Then, of course, they went ahead and voted for Alito anyway. I guess their concern for the constitution and the country was trumped by their party fealty. But must they continue not to stand up to Bush's dismantling of laws, customs and checks and balances? Might they, like in some longed-for Frank Capra movie, have a surge of conscience that the country and the constitution is more important than defending the worst president in history just because he's a Republican?

Has it not come to the point, Messrs. Specter and Graham, that this president has really gone way too far. He (and Cheney/Gollum) have pretty much eviscerated the checks and balances.

Where are the Barry Goldwaters who stood up to Nixon? The Republicans who valued the constitution more than their party.

Oh, any Republican who could be reading, look at this later quote from Fein - he says he feels it is necessary to impeach both Bush and Cheney (because their political crimes have been perpetrated in combination). But he also makes this point that SHOULD make a Republican worry:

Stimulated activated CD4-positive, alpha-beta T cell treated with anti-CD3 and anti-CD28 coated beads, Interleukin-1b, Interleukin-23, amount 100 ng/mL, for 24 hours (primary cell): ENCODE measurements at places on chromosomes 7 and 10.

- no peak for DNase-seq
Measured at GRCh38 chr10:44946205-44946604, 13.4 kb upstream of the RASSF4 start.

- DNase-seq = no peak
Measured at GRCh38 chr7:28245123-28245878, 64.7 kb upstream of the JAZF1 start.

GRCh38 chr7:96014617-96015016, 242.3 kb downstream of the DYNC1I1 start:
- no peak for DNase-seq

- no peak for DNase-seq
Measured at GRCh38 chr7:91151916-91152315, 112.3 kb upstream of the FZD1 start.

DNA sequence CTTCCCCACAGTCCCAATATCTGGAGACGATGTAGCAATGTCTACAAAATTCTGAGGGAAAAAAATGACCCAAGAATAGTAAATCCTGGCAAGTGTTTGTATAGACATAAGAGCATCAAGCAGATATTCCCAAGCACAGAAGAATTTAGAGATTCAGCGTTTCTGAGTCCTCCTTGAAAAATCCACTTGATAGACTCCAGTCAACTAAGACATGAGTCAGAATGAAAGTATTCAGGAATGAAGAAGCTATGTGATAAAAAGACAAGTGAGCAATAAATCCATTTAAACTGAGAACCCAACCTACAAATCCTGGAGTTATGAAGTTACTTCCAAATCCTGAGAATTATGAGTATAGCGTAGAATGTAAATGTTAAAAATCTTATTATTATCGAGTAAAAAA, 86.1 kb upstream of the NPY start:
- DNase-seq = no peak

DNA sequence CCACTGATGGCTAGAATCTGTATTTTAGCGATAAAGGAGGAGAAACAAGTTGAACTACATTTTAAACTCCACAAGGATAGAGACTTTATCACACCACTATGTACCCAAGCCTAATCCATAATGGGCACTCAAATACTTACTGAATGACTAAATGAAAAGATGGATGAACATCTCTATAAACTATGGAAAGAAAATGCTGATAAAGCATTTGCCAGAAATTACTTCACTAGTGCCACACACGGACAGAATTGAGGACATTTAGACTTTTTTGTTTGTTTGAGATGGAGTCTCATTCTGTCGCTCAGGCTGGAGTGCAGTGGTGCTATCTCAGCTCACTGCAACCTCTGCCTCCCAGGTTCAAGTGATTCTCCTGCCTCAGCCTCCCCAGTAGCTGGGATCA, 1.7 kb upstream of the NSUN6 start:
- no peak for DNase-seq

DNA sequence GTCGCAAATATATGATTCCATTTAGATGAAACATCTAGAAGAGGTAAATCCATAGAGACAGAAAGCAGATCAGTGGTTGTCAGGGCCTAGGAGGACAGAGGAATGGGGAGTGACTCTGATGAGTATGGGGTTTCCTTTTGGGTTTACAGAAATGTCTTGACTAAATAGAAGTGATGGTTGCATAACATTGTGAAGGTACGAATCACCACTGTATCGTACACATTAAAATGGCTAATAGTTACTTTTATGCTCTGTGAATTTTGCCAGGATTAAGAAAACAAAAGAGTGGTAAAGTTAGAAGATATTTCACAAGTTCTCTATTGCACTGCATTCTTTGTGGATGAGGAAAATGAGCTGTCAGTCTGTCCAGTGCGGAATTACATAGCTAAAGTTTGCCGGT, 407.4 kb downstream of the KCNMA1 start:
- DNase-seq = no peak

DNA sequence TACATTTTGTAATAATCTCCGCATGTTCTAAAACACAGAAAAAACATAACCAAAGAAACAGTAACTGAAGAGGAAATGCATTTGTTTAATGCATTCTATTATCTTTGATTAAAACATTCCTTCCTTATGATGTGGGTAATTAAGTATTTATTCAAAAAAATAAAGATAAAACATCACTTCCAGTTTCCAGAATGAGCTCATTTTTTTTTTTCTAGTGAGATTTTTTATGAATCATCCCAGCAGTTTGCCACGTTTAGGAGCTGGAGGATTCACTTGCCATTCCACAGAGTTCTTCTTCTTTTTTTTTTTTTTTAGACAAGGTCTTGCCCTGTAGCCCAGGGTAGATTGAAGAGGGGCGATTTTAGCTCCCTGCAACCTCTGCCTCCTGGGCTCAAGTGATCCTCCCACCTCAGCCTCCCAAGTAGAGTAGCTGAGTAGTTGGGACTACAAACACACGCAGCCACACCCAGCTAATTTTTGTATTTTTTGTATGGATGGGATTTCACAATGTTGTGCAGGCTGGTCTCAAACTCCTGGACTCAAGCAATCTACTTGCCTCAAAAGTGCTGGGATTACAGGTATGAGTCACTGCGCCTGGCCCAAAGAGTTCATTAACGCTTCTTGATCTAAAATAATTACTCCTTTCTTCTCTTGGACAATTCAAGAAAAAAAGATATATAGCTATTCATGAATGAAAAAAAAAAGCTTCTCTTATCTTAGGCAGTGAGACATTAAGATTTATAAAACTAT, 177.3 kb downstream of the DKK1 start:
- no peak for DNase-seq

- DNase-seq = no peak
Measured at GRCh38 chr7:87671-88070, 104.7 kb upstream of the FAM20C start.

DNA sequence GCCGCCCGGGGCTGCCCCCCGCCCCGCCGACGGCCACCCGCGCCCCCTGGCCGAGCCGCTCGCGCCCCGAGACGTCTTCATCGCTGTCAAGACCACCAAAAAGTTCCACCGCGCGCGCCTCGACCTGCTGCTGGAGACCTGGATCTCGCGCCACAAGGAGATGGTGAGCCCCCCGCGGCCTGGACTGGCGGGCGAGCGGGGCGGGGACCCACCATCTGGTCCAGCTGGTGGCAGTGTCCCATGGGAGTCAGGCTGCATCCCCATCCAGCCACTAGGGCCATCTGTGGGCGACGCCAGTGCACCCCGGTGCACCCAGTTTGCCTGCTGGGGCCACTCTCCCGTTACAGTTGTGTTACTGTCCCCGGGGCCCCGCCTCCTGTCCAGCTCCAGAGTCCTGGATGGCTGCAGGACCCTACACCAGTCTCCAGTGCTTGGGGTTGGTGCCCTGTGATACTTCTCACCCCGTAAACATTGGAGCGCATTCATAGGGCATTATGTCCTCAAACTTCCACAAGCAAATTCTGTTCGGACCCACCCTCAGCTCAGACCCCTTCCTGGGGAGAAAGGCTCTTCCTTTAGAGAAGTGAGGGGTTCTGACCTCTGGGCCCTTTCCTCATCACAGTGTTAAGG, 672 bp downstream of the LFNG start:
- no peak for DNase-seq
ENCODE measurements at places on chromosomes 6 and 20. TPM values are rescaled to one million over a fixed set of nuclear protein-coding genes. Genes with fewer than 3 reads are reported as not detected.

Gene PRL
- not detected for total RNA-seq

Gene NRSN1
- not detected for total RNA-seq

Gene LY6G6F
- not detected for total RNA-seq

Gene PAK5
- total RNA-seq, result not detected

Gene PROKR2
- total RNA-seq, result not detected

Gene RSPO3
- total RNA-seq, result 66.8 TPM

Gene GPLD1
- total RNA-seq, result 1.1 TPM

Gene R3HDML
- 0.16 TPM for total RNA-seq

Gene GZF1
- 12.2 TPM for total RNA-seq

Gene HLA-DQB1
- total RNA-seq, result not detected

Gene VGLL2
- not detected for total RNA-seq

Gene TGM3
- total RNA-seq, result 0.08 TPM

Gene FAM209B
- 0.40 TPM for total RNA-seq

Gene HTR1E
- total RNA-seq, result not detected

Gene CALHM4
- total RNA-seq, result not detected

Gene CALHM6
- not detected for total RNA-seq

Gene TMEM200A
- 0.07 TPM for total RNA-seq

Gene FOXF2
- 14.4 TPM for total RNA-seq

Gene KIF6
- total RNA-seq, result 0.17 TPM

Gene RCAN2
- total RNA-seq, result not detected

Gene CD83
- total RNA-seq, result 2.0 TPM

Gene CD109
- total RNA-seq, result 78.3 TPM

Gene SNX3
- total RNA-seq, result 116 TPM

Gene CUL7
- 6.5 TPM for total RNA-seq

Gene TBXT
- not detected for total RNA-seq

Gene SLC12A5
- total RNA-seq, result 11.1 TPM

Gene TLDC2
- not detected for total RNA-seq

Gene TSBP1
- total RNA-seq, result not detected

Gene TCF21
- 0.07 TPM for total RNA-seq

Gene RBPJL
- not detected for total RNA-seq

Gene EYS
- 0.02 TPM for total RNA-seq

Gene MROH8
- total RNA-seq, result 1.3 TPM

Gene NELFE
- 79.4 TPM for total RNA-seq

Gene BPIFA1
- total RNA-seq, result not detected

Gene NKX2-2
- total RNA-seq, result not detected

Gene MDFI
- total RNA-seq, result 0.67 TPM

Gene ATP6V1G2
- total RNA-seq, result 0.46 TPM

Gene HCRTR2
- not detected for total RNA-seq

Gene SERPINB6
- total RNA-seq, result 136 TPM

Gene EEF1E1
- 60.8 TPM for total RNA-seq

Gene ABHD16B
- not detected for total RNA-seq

Fein: This (impeachment action) is something that needs to set a precedent, (for) whoever occupies the White House in 2009. You do not want to have that occupant, whether it's John McCain or Hillary Clinton or Rudy Giuliani or John Edwards, to have this authority to go outside the law and say, "I am the law. I do what I want. No one else's view matters."

And for Democrats too, I believe Hilary Clinton and John Edwards and Barak Obama are 1000 times more capable and trustworthy than Bush. But still -- if they have some new laws lying around that could come in handy, might they not just leave them there?

Or maybe they won't. Maybe they'd put principle above their being tempted. Still, Fein's point is that these attack on law and checks and balances can't just be ignored and not spoken about. It cries out for impeachment. Certainly for censure, as Russ Feingold has suggested (with most in his party treating him like he's insane for suggesting it).

Did you follow the new horror Bush has concocted? It's called the Executive Order: Blocking Property of Certain Persons Who Threaten Stabilization Efforts in Iraq. A google news search brings no mainstream writing on it that I can find. But sites like Truthout.org and WorldNetDaily.com have written it up. And here is the actual order on the White House site.